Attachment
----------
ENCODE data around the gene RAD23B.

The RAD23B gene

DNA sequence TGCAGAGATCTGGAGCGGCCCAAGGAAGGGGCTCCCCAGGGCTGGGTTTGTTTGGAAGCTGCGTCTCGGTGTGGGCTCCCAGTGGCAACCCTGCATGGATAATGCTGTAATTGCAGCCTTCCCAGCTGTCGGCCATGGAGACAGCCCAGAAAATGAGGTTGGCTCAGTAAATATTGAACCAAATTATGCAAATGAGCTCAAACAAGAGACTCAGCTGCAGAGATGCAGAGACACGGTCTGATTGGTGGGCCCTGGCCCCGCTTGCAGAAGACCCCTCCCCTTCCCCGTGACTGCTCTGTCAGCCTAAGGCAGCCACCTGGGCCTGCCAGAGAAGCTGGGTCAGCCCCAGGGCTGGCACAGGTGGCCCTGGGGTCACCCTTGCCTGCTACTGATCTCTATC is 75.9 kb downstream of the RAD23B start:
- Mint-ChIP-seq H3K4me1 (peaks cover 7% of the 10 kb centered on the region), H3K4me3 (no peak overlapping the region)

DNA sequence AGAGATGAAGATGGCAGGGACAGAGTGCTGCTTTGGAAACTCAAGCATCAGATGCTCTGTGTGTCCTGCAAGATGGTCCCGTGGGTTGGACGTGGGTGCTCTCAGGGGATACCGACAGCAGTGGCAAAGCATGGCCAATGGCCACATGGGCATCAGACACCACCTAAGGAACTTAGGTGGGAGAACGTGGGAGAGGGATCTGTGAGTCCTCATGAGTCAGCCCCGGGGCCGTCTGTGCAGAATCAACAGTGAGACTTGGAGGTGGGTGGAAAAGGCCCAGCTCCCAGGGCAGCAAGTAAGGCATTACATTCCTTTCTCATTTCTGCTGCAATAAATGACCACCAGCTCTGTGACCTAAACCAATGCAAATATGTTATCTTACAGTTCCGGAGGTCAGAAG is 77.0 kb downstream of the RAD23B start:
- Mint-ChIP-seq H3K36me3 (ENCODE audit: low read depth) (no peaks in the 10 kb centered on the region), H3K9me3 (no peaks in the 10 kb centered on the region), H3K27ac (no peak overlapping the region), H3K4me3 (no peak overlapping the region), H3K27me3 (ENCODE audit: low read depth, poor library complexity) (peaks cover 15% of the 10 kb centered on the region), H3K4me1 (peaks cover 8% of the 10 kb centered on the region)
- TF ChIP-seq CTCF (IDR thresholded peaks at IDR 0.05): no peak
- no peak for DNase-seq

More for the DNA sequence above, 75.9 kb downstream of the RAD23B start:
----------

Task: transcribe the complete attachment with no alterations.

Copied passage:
ENCODE data around the gene RAD23B.

The RAD23B gene

DNA sequence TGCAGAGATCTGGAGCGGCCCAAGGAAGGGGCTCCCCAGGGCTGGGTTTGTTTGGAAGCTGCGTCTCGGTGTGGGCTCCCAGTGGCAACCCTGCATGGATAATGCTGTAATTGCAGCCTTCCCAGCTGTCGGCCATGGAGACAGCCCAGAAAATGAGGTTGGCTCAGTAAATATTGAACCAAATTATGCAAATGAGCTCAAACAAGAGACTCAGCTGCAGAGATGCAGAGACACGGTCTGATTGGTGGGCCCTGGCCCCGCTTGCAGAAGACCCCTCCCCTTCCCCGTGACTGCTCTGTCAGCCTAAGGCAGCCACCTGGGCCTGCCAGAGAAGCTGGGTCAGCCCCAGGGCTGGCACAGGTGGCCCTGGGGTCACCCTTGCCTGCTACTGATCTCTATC is 75.9 kb downstream of the RAD23B start:
- Mint-ChIP-seq H3K4me1 (peaks cover 7% of the 10 kb centered on the region), H3K4me3 (no peak overlapping the region)

DNA sequence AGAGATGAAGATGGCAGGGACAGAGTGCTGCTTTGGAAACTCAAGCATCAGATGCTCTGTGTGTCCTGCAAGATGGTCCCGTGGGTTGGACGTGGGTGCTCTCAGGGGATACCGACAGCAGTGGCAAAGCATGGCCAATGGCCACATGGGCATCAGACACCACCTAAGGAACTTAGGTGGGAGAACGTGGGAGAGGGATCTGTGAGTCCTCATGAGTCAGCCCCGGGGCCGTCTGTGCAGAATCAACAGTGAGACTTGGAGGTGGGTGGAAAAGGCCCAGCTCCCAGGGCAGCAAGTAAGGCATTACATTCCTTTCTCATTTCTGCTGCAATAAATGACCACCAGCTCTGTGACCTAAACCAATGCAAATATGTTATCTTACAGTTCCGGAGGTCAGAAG is 77.0 kb downstream of the RAD23B start:
- Mint-ChIP-seq H3K36me3 (ENCODE audit: low read depth) (no peaks in the 10 kb centered on the region), H3K9me3 (no peaks in the 10 kb centered on the region), H3K27ac (no peak overlapping the region), H3K4me3 (no peak overlapping the region), H3K27me3 (ENCODE audit: low read depth, poor library complexity) (peaks cover 15% of the 10 kb centered on the region), H3K4me1 (peaks cover 8% of the 10 kb centered on the region)
- TF ChIP-seq CTCF (IDR thresholded peaks at IDR 0.05): no peak
- no peak for DNase-seq

More for the DNA sequence above, 75.9 kb downstream of the RAD23B start: